Let me start off the list of suggestions with one made by Quester Jordan Earls: Brad Bird. He proved his live-action chops on Mission: Impossible — Ghost Protocol and has Pixar magic in his blood.

Here is a THR article with 15 possibilities including Mr. Bird.

Who do you think should be given the reins to the Force for Episode VII? Or did Episodes I-III kill your Star Wars loyalties?

A taste of things to come?

UPDATE: Steve Zeitchik and John Horn (LAT) have this backgrounder on the Disney-Lucasfilm deal. Evidently SW:VII has been in the works for awhile with some significant screenwriters involved. Check out the article here.

“Just write the next word”

“If I could say anything… it is to keep going. Don’t go back and fix that first scene. Don’t go back and fix that dialogue. Write yourself a little note saying, ‘Put in first scene such-and-such,’ if you happen to think of something, then get a little stickum and stick that somewhere on the wall. But don’t go back, because going back is a trap. It keeps you from going forward. It keeps you from going ahead. Your first enemy, of course, is yourself. Yourself is also that little critic that sits on your shoulder that says, ‘This is terrible’… You have to wipe him off your shoulders and keep going. He’s the one who says, ‘Go back. Go back’… You must get it down on paper…. you must sit down and write with no attachment to outcome. Try to distance yourself from what’s going to happen to this… No attachment to outcome. I don’t know where I ever heard it, but I put it on a little piece of paper, and I had it framed. I have it right in front of me. When I get bogged down I say, ‘No attachment to outcome. Don’t worry about what’s going to happen to this. Just write the next word.’”

This is a quote from screenwriter Anna Hamilton Phelan whose film credits include Gorillas in the Mist and Girl, Interrupted. And yes, it is yet another bromide in this series of posts about the first draft, which is to get the damn thing done.

Why am I hammering home this point?

Because of one unalterable and unavoidable fact: More scripts end up unfinished than reach FADE OUT.

That is why when I interviewed writers who were finalists for The Quest, one of the pledges they had to make was this: They would finish a first draft of their script.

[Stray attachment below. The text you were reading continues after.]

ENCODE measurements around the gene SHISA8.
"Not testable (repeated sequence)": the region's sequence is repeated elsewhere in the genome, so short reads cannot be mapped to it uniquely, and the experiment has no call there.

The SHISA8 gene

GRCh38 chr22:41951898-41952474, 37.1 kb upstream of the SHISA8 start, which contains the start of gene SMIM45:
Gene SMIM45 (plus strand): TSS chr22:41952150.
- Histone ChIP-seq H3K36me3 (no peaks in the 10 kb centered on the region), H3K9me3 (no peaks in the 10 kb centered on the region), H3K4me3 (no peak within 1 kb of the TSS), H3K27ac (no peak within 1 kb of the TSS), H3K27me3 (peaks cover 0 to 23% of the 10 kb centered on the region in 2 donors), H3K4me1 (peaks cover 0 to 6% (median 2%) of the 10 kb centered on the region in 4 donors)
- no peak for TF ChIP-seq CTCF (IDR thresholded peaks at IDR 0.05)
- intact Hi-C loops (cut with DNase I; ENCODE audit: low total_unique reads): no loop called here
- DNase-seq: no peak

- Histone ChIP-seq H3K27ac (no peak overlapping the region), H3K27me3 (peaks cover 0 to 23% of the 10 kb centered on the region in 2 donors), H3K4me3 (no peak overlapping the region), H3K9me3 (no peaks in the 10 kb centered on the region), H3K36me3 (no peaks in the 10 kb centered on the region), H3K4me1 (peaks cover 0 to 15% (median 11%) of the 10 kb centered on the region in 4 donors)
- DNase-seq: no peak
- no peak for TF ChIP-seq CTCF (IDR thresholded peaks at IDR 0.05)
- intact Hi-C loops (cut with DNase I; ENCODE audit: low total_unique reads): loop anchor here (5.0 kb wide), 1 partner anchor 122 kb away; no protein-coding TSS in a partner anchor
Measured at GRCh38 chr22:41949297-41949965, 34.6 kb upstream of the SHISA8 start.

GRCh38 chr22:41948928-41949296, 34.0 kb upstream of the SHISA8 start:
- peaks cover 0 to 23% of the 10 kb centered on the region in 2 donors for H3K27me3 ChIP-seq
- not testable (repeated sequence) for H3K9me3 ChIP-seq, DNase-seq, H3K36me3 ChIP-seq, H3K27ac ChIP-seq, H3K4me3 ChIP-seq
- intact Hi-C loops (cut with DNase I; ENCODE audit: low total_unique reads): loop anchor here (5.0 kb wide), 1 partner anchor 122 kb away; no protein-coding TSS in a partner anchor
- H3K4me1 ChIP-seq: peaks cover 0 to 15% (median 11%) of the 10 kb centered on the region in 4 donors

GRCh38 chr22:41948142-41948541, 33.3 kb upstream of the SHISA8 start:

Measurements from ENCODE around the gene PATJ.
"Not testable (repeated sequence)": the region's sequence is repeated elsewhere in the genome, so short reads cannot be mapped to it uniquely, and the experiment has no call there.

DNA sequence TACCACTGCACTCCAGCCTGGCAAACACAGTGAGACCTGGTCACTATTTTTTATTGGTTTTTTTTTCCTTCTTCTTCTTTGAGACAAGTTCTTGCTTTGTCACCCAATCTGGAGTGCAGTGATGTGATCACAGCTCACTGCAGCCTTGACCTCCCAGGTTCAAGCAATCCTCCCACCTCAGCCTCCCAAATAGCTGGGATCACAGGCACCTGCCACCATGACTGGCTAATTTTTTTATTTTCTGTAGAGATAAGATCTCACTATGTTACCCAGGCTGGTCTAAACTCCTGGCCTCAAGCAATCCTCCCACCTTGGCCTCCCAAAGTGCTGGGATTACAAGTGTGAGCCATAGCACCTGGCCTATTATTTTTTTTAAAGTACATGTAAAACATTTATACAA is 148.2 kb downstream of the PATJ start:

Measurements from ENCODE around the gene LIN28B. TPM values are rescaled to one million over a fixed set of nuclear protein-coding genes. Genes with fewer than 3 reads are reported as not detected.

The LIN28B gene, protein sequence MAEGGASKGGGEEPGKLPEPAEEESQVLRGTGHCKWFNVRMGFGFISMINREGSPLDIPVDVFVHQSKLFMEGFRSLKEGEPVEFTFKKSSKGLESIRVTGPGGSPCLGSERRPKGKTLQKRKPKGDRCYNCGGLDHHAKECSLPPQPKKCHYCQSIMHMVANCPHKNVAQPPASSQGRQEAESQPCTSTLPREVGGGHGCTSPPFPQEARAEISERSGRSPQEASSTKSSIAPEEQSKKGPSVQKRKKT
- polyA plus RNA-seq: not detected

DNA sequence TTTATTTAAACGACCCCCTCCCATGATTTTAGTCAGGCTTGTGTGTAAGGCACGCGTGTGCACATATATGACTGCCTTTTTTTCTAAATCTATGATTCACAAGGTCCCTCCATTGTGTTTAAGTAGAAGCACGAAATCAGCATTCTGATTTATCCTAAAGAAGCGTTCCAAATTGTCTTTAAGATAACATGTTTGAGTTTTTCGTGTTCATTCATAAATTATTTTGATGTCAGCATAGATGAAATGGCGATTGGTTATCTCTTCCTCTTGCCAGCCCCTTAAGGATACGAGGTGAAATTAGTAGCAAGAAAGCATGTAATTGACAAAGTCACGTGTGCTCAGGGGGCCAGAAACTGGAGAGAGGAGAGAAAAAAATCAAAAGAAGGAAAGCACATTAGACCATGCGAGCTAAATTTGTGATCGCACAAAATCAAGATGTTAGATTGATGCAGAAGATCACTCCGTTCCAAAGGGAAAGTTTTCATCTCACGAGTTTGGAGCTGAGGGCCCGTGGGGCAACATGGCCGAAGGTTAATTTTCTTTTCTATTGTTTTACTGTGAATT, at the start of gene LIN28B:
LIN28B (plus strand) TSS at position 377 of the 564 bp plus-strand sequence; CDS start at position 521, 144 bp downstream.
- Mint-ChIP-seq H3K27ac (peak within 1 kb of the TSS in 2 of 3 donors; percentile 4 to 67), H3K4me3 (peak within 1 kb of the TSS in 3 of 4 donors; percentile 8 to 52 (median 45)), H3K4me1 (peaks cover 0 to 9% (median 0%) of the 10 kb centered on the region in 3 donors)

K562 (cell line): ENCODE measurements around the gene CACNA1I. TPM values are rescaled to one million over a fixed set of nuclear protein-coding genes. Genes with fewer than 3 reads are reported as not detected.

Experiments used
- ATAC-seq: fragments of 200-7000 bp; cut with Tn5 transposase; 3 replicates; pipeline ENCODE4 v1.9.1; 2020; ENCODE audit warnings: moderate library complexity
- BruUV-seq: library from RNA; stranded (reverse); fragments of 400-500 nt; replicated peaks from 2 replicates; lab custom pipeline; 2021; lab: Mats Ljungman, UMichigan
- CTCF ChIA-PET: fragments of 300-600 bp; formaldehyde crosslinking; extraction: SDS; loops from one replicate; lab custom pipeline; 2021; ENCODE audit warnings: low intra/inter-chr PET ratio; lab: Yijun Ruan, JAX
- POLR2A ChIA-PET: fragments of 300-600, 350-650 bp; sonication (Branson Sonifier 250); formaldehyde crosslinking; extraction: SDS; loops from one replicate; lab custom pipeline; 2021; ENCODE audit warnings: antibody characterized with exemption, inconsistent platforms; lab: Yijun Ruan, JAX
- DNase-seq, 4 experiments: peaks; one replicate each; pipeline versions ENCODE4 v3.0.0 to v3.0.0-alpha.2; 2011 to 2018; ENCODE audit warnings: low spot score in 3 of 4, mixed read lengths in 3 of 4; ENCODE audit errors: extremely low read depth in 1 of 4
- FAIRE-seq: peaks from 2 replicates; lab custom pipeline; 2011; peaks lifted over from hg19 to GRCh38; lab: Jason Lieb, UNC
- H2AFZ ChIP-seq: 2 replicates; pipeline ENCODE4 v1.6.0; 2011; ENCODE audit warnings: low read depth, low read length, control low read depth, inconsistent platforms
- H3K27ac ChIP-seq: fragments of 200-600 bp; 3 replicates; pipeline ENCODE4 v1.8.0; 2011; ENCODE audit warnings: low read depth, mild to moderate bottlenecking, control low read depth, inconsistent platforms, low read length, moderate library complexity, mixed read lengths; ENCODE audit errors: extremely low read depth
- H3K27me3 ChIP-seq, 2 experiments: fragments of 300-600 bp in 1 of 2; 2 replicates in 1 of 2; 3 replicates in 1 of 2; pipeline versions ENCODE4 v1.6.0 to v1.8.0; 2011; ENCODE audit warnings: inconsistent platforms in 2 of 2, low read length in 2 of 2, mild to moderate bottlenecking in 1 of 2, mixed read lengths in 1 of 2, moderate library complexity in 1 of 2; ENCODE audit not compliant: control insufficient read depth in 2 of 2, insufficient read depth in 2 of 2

With that in mind, let’s extract some wisdom from Phelan’s quote:

* “If I could say anything… it is to keep going.” Print it. Post it at your desk.

* “Don’t go back, because going back is a trap. It keeps you from going forward. It keeps you from going ahead.” Every writer is different, so some of you will absolutely need to rewrite and rewrite and rewrite your pages as you go along. Fine. If that is part of your core essence as a writer, go with God. But most of us plebians know full well what Phelan is saying: You go back, you open up a door called miasma, a swirling, whirling shit-storm of uncertainty and indecision that can lead to… dead… stories.

* “Your first enemy, of course, is yourself. Yourself is also that little critic that sits on your shoulder that says, ‘This is terrible’… You have to wipe him off your shoulders and keep going.” Again print it. Post it at your writing station.

* “‘No attachment to outcome. Don’t worry about what’s going to happen to this. Just write the next word.’” This is just profound. While we can dream about a million dollar spec script sale as motivation, if we attach ourselves to that, that attachment can absolutely strangle creativity. Instead of thinking about the things we should be thinking about — characters, plot, themes, dialogue — those visions of the Porsche 911, Hollywood Hills home and seven figure deals can distract you from where your focus should be and worse put pressure on every… word… we… write.

When you are writing a first draft, you simply do not need that pressure.

Rather you need another way of thinking about it:

“Just write the next word.”

The Quest” has entered Week 16! And so did Go On Your Own Quest, an opportunity for anyone to follow the structure of “The Quest” to dig into screenwriting theory [Core - 8 weeks], figure out your story [Prep - 6 weeks], and write a first draft [Pages - 10 weeks]. It’s a 24-week immersion in the screenwriting process and you can do it here – for free!

Today and every Monday through Friday for 10 weeks, I’ll use this slot to post something inspirational as GOYOQ participants pound out their first drafts.

For background on “Go Into The Story: The Quest,” go here and here.

For all the previous weeks of Go On Your Own Quest posts, go here.

Join the GOYOQ Forums, a free online hub where you and other Quest participants can go to support each other and share your stories. Go here.